Microsoft’s latest results (for the second quarter of their FY15 year, released on January 26) contained the interesting news that “Commercial cloud revenue grew 114% driven by Office 365, Azure and Dynamic CRM Online, and is now on an annualized revenue run rate of $5.5 billion.“
Microsoft didn’t break out the $5.5 billion to say how the revenue broke down across Office 365, Azure, or Dynamics Online CRM, but my bet is that a substantial amount of it is gathered by Office 365. Given the impetus that I see for Office 365 in the field and the number of success stories touted by Microsoft on the Office 365 blog, my best guess is that Office 365 will achieve an annual run rate of $4 billion by the end of Microsoft’s fiscal year (June 30, 2015), or an increase of $1.5 billion in a year.
Microsoft also doesn’t publish any numbers for paid Office 365 subscriptions. I attempted to interpret the data last year and concluded that some 29.7 million paid subscribers used the service then. The new data indicates that the number is now around 46.2 million paid subscribers plus a heap of free users (trials, academic, schools, Microsoft itself, and so on). The total number of people who connect to Office 365 might now be close to 80 million.
Granted, I can’t guarantee these figures as they are all based on an annual run-rate and a heap of guesswork. But the same guesswork is being applied consistently, which I know is a sort of oxymoron, so we can say that all signs show that Office 365 continues to grow strongly on an upward trajectory as companies move workload from on-premises to the cloud.
Last October, Microsoft CEO CEO Satya Nadella said at a Gartner conference that: “Office 365 is the new Exchange and one will cannibalize the other. The key is to ensure that current Exchange customers can transition on their own terms.” Exchange is the gateway drug to the cloud, largely because it is so easy to move email workload now. Microsoft’s investment in engineering solid hybrid connectivity has paid off as has the hard work done by many third-party ISVs whose migration products allow mailboxes to be moved to Office 365 from Exchange and many other email systems. Binary Tree, BitTitan MigrationWiz, and Skykick are among the companies I hear mentioned a lot when it comes to migration projects, but there are many others. And of course, there's the free Office 365 FastTrack Onboarding service for those who have relatively uncomplicated mailboxes to move.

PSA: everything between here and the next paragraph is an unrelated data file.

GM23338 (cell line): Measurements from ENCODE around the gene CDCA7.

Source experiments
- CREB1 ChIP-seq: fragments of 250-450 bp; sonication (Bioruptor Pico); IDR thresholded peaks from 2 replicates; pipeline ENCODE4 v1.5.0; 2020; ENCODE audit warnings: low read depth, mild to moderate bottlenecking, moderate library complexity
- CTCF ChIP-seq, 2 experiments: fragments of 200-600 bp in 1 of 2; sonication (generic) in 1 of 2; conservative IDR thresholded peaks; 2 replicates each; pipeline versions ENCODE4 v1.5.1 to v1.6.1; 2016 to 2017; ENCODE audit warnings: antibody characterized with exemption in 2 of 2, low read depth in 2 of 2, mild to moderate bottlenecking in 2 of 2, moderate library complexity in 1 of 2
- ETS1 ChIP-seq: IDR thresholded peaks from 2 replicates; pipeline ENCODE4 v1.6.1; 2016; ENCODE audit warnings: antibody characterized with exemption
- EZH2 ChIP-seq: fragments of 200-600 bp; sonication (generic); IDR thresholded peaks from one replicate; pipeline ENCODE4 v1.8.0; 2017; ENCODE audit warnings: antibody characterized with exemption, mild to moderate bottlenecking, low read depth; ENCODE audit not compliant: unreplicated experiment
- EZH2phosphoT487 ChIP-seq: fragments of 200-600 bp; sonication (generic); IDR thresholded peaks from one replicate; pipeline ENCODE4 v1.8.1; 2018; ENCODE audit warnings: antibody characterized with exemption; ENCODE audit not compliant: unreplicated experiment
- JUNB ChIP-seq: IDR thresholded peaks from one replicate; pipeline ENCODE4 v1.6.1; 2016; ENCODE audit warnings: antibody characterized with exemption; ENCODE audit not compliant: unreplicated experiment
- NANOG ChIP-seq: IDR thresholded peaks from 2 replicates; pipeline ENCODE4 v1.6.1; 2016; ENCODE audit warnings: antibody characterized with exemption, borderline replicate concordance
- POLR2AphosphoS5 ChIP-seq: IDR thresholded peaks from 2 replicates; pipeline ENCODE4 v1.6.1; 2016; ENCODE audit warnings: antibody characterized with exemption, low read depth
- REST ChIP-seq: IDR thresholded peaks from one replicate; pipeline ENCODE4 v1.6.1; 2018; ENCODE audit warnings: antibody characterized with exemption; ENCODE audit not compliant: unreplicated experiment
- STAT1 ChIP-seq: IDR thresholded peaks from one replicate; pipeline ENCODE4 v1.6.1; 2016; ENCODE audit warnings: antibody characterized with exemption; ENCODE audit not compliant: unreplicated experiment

Last year I calculated that Office 365 had captured almost 10% of the total Exchange installed base. Now it looks like Office 365 will have consumed another 5%. The majority of users are still on-premises, but their numbers are going down as mailboxes move to the cloud. The best guess of how things will settle down remains that of Exchange development VP Perry Clarke, who agreed with me in a December 2013 interview that “somewhere in the region of 40 percent of the total installed base will likely continue using on-premises software for at least the next several years.” Of course, “region” is a pretty flexible term and might mean 45% or, more likely, 35% given the velocity we see today.
Exchange Online customers will be pretty happy with what they’ve seen in the last year. Good availability (the June 24 outage notwithstanding) and lots of new functionality (Clutter, People View, Office 365 Groups, and many tweaks to Outlook Web App) is a pretty nice package. The hope now is that the on-premises crowd will get a nice surprise when Exchange 2016 ships late this year. It would be nice if that were so.
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